12/29/15

Simblissity LevaGaiters Review

If you’ve been hiking you know the pain and suffering that can come from rocks, sand, and stickers getting into your trail shoes; blisters, chafing, and ruined socks are common maladies. However there are a great number of low-to gaiters known as scree gaiters that are designed to block all that stuff and more, keeping your precious feet intact.

 

There are a number of different companies that make high quality scree gaiters with similar functions but a wide variety in their designs. Most common features include an arch strap that wraps around the underside of your shoe and/or a need for a Velcro on the back of your heel to keep the gaiter down. The Simblissity LevaGaiters use neither and they work great on dirt trails and river crossings.

 

Likes:

No straps/Velcro/extra work:

LevaGaiters are slightly stretchy and constructed in a magical way that makes them lay perfectly on your shoes without any need for Velcro or straps. The only adjusting you need to do is the first time you use them with a pair of shoes you adjust the length of the lace-hook stay to get optimal tension. I used these in sand, mud, and in river crossings and they stayed put, not letting any but the most tenacious pebbles into my shoes.

If you are hiking in snow or otherwise decide you want the strap there are steel eyelets for you to run some cord under your foot or use the accessory made by Simblissity.

Water resistant:

When walking through wet grass or mud it’s pretty common to get wet socks and shoes, but these babies are unbelievably resistant, I’ve done river crossings where they came out of the water totally dry, all the water just beads off.

Lightweight:

For long distance hiking people are very worried about weight, especially on your feet since you will expend so much more energy swinging that weight each step. A pair of these weighs in at a scant  1.8 oz.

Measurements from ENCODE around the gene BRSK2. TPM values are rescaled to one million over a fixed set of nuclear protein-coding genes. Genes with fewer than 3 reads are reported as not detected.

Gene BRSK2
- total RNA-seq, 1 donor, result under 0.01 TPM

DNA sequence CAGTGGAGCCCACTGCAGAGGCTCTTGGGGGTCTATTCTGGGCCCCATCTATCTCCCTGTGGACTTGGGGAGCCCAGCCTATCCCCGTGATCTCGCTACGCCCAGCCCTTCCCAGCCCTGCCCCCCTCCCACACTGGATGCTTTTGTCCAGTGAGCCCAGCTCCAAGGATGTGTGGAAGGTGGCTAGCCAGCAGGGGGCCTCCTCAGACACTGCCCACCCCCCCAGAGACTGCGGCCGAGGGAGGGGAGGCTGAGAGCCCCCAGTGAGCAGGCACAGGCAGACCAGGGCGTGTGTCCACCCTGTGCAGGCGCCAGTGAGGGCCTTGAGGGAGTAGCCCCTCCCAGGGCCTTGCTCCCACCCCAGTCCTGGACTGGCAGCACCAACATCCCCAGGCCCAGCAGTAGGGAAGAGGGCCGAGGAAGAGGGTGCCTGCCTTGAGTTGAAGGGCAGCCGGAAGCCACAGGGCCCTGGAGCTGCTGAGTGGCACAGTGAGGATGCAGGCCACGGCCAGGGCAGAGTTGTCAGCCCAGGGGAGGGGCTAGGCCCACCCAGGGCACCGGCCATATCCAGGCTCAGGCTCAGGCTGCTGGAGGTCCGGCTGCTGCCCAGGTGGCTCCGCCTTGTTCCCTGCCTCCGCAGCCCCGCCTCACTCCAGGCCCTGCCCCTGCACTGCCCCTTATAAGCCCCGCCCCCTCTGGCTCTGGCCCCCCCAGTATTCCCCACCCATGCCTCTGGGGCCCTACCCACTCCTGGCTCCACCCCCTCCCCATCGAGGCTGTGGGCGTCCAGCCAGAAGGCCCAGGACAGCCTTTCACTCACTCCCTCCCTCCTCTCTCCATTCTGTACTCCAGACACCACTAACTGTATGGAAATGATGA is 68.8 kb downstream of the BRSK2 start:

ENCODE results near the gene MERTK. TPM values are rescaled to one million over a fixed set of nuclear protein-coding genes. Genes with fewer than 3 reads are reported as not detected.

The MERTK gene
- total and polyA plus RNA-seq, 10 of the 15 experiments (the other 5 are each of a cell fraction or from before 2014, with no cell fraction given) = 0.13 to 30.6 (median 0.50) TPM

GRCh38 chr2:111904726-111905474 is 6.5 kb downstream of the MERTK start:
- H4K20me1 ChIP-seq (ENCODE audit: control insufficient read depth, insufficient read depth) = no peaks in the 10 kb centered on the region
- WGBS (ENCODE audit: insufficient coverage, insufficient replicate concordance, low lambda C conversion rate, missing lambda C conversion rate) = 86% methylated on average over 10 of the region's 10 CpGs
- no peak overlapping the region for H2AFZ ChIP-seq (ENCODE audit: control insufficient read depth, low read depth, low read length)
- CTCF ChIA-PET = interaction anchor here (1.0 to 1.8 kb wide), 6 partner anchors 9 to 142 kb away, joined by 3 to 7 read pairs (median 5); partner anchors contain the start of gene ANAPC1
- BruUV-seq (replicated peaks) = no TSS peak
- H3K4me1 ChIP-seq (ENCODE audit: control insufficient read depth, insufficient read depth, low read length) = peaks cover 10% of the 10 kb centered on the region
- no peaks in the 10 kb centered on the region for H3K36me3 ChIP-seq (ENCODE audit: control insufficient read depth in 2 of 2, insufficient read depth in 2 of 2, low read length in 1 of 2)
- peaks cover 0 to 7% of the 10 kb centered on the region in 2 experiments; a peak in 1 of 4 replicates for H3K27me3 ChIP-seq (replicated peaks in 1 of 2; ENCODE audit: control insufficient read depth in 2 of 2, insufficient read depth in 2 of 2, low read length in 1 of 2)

Colors:

Most gaiters are boring black, these come in several natural colors like forest green or desert tan. I like that since I’m trying to reduce the visual pollution I contribute to the landscapes I visit.

 

Dislikes:

No accessory cord:

While you can buy the cord separately from Simblissity or fashion your own I would really like to see such a low-cost item just come free with the gaiters. When using these to cross snowfields in the early spring they tend to ride up without the cord, letting in chilly snow to melt in your shoes.

 

Best uses:

Hiking, Backpacking, Thru-hiking.

Honestly, I don’t put on my hiking shoes without a pair of scree gaiters on anymore, and I am always reaching for my LevaGaiters. I don’t want to deal with attaching Velcro to my shoe or replacing straps or cords. These work all the time, look good, feel good, and do the job great. I’ve taken them on river crossings, snow fields, desert hikes, and scrambles and they work great for it all. I always have the cleanest socks in the group at the end of a dusty, dirty day.

 

Cost Analysis:

Worth it. I think all hikers need a pair of great scree gaiters and these are pretty cheap, about $30. The cheapest pairs out there are maybe 15, however they usually are not water resistant and/or require installation of Velcro patches on the outside of your shoes. For the best all-around gaiters I always recommend LevaGaiters.

12/20/15

MSR Dragonfly Stove

The dragonfly is a top-shelf stove meant for some narrow applications that it does exceed at. I have owned my MSR Dragonfly for about 18 months now and I’ve used it on all kinds of trips: backpacking in the Wasatch, bike touring in northern Utah, canoeing the Green river, and car camping all over Utah and Colorado. I’m quite pleased with the stove but I have become aware of some serious shortcomings.

With a unique burner system and a highly variable burner control the MSR Dragonfly was designed and built for the backcountry gourmet. With a proper setup the stove can provide highly variable heat levels to allow simmering, boiling, and baking while using any of a wide variety of liquid fuels. The Dragonfly suffers from an inclination to burn food, higher weight, and a noise that sounds like a crop dusting plane flying over your campsite.

Dragonfly_stove

Features (from the MSR website)

  • Unrivaled Flame Control: We pioneered the dual-valve design of the Dragonfly stove, enabling it to deliver precision, simmer-to-boil control.
  • Extra Wide Pot Supports: Wide pot supports hold up to 10″ maximum diameter pots or fry pans for group cooking